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Trump referenced Crowdstrike before he asked the Ukrainian president to investigate Biden.

“I would like you to do us a favor though because our country has been through a lot and Ukraine knows a lot about it,” said Trump Zelensky during their now-infamous phone call.

“I would like you to find out what happened with this whole situation with Ukraine, they say Crowdstrike … I guess you have one of your wealthy people … The server, they say Ukraine has it.”

Ukraine was behind the 2016 election interference, and did so on behalf of the Democrats.

This idea that it was Ukraine, not Russia, who meddled in the 2016 presidential election, and that the interference was in favour of the Democrats, has apparently been pushed on Trump by his lawyer Rudy Giuliani.

“It is completely debunked,” said Thomas P. Bossert, who served as Trump’s first homeland security adviser, blaming Giuliani for filling the president’s head with fantasy. “I am deeply frustrated with what he and the legal team is doing and repeating that debunked theory to the president. It sticks in his mind when he hears it over and over again, and for clarity here… let me just again repeat that it has no validity.”

“The simple fact here is that Trump has never – and maybe will never – agree with both his intelligence community and the Mueller Report that Russia sought to interfere in the 2016 US election to help Trump and hurt Hillary Clinton,” writes Chris Cillizza for CNN. “In Trump’s mind, acknowledging that fact – and, no matter what he thinks, it is a fact – is tantamount to admitting he didn’t win fair and square. And that is not something Trump is willing to do.”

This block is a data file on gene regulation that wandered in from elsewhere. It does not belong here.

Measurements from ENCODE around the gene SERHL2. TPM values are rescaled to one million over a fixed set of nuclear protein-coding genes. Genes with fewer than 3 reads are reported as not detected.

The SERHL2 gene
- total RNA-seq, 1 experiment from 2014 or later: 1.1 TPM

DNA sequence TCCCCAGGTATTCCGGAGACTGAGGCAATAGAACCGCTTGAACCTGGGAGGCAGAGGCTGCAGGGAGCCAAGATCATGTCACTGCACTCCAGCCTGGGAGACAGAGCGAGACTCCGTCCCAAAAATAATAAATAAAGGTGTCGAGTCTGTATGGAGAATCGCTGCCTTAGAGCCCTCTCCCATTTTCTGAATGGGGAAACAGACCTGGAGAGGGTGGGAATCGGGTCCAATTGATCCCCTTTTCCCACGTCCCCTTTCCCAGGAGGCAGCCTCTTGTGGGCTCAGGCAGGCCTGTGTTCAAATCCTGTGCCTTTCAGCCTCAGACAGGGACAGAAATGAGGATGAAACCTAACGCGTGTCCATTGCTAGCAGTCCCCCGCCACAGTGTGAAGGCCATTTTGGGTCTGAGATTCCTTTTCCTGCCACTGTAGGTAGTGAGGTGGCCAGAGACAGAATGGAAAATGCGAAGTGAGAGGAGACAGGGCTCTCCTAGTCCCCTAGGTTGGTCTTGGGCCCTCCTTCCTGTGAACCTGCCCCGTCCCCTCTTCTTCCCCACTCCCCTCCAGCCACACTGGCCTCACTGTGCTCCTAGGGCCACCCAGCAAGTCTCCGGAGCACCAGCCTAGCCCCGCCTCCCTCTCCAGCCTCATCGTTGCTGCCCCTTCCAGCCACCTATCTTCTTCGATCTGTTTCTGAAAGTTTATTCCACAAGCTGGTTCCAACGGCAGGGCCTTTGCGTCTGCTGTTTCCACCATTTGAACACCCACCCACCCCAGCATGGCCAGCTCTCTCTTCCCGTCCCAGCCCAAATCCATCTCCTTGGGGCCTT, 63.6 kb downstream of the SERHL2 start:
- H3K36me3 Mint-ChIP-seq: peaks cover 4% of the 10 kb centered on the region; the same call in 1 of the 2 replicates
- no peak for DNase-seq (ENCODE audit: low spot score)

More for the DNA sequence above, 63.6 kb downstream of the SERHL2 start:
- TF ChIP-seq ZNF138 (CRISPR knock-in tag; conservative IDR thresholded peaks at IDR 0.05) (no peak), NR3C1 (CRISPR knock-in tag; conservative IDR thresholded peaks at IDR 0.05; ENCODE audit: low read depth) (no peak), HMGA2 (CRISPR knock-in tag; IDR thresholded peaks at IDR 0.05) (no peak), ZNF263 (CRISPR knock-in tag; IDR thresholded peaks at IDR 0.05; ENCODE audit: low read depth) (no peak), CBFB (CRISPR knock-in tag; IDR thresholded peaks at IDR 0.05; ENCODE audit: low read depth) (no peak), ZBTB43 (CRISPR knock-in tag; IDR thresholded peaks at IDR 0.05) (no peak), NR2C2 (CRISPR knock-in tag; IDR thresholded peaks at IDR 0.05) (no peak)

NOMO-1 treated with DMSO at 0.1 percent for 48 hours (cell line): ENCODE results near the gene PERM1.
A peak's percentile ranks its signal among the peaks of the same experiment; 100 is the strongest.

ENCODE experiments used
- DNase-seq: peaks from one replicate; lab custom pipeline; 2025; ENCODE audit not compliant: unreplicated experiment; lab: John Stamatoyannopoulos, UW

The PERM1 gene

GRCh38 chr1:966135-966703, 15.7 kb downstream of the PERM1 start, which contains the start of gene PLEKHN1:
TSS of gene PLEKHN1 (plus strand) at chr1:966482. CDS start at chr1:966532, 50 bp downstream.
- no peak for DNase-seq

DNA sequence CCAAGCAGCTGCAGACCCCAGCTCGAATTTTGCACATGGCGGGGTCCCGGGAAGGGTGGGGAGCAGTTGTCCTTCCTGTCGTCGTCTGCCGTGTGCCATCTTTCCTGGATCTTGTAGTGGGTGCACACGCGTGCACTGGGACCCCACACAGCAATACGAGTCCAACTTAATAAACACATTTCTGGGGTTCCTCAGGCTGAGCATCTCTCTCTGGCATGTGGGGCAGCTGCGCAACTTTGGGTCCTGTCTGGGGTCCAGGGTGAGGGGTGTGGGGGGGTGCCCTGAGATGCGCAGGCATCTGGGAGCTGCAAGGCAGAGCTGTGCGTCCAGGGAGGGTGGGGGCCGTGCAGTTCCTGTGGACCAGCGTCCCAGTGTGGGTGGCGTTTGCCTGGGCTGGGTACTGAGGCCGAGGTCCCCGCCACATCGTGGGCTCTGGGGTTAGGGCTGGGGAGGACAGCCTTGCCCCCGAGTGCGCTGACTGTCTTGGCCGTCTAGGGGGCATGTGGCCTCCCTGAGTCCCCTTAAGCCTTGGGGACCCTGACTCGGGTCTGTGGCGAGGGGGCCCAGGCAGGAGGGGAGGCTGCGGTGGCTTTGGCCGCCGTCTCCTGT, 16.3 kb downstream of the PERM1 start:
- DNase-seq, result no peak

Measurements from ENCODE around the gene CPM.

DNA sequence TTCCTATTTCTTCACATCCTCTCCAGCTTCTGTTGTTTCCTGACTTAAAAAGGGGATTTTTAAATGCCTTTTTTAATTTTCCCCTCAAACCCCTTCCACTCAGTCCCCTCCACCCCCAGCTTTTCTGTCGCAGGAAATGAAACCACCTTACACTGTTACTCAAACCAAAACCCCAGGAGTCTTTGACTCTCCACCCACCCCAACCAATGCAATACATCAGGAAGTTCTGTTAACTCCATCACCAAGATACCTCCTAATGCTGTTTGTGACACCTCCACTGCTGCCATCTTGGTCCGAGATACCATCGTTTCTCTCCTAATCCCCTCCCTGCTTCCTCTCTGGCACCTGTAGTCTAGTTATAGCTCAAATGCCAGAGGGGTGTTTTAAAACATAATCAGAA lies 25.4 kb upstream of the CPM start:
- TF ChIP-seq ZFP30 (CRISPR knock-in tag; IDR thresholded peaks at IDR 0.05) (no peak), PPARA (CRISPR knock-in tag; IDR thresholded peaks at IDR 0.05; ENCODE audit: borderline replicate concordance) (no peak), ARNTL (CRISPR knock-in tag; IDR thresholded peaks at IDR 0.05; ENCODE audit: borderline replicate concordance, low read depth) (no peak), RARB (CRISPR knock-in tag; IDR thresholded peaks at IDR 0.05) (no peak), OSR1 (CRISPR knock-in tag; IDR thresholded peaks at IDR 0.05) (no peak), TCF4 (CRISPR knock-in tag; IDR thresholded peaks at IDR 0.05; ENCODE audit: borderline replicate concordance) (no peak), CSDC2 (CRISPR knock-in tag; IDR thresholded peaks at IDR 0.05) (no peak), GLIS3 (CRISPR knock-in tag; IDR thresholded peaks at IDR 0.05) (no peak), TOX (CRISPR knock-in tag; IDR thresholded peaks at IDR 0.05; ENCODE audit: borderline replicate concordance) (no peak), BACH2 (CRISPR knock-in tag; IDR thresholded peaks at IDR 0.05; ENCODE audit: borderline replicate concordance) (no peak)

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The whistleblower is using official channels for a “political hit job”

“I think it’s unfortunate that the media continues to describe this individual as a ‘whistleblower’, an honorific [they] most certainly do not deserve,” said Trump consigliere Stephen Miller on Fox News on Sunday. “A partisan hit job does not make you a whistleblower just because you do it through the Whistleblower Protection Act.”

Trump has echoed the idea that the whistleblower is politically motivated, however, there is not currently any evidence to support this claim.

The intelligence community lowered the standards for whistleblowing just before Trump was accused

According to right-wing journal The Federalist, just before the whistleblower filed their official complaint over the president, the rules were changed to “no longer require potential whistleblowers who wish to have their concerns expedited to Congress to have direct, first-hand knowledge of the alleged wrongdoing that they are reporting”.

However, while indeed a form was changed at the time The Federalist claims, there was never any requirement regarding first-hand evidence in whistelblower complaints, “precisely because those filings are designed to trigger official investigations that would uncover such first-hand information,” reports NBC.

“The law was not changed. What happened was a form was changed. A form cannot change the law,” said Bradley Moss, an attorney who specializes in representing whistleblowers.

“I want to stress that I believe that the whistleblower and the inspector general have acted in good faith throughout,” said Acting Director of National Intelligence Joseph Maguire at a House Intelligence hearing last week. “I have every reason to believe that they have done everything by the book and followed the law.”